Med students smash service goals
|Medical students Andrea Mullen, left, and Lisa Leavitt take part in a bone marrow drive in 2010.|
That number was no coincidence: 2,013.
"We want our class identity to be one of giving," class president Faisal Ahmed said then.
With Match Day behind them and commencement approaching, will they make it?
They've smashed it: "In total, our class reported close to 2,700 hours of community service," said Andrea Mullen, M4, class philanthropy co-chair.
Blood Donation: Many 2013'ers donate blood and/or platelets at the American Red Cross on a regular basis.
Clinical Outreach: Almost 400 hours working at SHARING, RESPECT, GOODLIFE, Clinic with a Heart, Siena/Francis House Homeless Clinic, various health fairs and various elementary schools for school physicals.
Community outreach/programs: Almost 480 hours working with or doing presentations at various community organizations, including the Douglas County Jail women's inmate outreach and Douglas County Jail STD testing, Be The Match Bone Marrow Donation Recruitment, EMPOWER Program, Homeless Connect, Stand Down for the Homeless, various benefit walks and runs, Special Olympics and Bridge to Care.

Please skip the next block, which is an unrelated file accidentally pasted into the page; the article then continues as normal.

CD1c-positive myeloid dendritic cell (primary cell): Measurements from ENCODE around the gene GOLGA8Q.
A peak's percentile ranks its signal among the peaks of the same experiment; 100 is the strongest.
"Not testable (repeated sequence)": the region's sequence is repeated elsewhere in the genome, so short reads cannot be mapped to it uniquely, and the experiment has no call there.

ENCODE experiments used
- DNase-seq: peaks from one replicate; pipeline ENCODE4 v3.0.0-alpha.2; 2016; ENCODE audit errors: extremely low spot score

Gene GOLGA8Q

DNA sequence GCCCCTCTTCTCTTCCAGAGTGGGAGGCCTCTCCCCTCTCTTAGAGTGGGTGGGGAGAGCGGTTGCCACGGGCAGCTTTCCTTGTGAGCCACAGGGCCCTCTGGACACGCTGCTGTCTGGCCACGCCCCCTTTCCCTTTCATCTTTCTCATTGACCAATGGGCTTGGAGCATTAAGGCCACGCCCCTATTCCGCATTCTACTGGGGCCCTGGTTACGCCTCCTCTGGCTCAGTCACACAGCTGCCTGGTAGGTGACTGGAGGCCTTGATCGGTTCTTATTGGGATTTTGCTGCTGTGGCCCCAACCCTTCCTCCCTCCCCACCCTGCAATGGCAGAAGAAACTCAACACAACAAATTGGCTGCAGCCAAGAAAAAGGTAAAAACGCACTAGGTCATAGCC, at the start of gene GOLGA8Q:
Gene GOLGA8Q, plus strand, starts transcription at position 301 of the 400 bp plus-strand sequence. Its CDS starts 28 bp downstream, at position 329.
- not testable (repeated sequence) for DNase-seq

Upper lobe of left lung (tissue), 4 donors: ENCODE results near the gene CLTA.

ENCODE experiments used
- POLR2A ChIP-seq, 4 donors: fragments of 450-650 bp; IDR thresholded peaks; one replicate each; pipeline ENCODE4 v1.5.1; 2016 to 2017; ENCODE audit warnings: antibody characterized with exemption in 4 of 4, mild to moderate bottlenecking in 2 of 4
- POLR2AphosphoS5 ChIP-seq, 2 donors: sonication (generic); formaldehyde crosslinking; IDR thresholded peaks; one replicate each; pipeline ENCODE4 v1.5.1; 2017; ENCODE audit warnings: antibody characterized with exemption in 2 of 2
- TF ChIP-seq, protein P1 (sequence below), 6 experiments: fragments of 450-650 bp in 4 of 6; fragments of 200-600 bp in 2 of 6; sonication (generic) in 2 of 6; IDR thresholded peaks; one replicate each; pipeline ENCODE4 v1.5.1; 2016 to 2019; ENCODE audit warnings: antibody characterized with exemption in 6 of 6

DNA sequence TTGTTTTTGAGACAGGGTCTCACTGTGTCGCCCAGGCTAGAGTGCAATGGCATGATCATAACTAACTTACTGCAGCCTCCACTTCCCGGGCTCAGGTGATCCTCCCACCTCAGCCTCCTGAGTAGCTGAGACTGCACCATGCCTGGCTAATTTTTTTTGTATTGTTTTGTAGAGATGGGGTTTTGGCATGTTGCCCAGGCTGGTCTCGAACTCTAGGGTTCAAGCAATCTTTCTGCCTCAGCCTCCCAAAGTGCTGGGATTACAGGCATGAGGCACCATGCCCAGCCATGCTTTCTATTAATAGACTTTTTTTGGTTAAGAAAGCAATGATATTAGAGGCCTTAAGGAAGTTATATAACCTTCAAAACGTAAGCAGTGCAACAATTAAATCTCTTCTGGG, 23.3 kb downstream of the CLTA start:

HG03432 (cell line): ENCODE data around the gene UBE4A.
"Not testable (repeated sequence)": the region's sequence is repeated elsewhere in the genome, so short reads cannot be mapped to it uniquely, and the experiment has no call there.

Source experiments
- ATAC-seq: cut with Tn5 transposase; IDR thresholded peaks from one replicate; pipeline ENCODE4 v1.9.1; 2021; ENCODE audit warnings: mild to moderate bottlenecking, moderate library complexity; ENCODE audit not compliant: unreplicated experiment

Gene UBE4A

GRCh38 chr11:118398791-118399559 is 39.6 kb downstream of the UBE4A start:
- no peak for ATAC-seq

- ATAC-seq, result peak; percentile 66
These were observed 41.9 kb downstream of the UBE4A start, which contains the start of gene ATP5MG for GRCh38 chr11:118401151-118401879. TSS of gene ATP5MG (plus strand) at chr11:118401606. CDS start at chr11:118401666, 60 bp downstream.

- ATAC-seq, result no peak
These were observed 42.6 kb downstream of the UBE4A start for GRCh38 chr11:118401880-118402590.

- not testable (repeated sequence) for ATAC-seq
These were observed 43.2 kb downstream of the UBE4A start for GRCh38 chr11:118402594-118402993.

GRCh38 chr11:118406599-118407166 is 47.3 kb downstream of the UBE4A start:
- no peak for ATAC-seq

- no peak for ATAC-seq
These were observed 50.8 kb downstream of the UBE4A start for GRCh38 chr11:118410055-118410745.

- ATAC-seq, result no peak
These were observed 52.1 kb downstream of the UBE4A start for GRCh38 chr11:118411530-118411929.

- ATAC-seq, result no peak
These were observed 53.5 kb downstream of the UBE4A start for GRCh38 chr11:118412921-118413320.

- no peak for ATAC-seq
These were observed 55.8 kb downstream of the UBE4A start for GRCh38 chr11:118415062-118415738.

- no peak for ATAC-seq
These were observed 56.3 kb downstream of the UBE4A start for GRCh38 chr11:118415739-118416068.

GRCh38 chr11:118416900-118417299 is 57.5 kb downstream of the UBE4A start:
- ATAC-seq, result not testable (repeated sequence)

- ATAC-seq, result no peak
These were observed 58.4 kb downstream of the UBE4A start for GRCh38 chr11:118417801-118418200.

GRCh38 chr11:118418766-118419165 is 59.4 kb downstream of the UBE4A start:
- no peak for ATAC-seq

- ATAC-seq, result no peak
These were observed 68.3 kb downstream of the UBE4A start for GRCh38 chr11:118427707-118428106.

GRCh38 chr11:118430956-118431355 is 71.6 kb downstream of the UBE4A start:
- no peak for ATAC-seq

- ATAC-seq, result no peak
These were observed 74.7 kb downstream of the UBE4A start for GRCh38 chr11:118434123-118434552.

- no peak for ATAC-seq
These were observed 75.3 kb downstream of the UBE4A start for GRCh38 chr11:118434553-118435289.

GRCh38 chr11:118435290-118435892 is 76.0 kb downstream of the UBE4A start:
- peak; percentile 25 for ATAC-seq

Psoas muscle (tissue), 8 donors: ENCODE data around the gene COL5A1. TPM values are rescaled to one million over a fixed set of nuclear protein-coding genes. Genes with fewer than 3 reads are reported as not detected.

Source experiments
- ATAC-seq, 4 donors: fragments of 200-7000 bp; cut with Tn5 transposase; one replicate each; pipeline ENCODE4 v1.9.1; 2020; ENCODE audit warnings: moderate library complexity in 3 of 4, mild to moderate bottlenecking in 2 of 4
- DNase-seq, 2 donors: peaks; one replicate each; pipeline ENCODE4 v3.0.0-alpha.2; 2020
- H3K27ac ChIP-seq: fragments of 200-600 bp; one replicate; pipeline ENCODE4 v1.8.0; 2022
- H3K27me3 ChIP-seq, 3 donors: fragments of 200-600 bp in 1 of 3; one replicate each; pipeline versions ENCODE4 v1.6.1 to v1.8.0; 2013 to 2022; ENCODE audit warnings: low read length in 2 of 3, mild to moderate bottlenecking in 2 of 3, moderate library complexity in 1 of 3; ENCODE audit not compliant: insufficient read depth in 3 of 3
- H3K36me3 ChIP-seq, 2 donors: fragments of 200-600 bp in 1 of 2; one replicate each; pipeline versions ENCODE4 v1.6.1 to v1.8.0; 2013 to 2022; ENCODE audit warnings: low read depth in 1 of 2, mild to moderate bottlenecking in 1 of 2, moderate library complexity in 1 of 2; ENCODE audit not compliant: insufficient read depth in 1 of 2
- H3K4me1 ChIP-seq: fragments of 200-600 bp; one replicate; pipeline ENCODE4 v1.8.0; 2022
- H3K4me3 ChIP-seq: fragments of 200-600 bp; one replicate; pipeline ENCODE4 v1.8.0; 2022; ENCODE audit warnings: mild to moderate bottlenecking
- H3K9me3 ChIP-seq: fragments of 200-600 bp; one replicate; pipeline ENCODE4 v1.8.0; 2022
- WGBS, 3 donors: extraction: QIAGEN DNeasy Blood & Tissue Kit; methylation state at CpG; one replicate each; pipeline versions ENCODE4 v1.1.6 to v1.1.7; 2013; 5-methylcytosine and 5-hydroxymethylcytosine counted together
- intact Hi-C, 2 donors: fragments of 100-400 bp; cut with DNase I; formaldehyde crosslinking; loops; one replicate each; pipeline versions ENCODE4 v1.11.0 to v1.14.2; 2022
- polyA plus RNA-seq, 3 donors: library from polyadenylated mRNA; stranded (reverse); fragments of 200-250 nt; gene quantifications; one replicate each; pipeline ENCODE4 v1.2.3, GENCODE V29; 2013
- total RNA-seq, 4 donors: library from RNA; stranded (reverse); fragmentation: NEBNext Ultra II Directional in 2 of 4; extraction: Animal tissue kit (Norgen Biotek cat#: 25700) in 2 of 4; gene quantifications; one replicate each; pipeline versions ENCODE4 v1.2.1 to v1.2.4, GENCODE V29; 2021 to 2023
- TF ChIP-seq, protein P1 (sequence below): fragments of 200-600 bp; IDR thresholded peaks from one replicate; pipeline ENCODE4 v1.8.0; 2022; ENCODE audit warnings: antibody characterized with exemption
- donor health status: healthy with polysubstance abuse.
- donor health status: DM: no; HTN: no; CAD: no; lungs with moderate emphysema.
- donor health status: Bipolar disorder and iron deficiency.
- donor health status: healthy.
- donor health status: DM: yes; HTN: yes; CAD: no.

Medical school outreach: Interview Day tour guide, anatomical donor service, tutoring classmates, RHOP presentations to high school students, volunteers for M1 and M3 orientation and Rural Health Day volunteers.
Medical service trips: Service trips to Jamaica, Nicaragua, Mexico and Haiti, a Native American service trip and service as a U.S. Navy ship medic.
Religious programs: Service at various churches and religious nursing homes throughout Nebraska.
School outreach: Pediatric and Family Medicine Interest Group programs: House Calls for Kids, District 66 Nutrition Module, Tar Wars. SHARING Liberty Elementary mentoring, Luikart Society Northwest High School presentations and at various other elementary school family nights.
School programs: Volunteering as a sports coach, mentoring UNMC High School Alliance students and volunteering at various high school events.
The number of hours may even be low, Mullen said: "Reporting service hours was not mandatory for our class. So not everyone filled out the online form to let us know exactly what they were doing during our medical school years."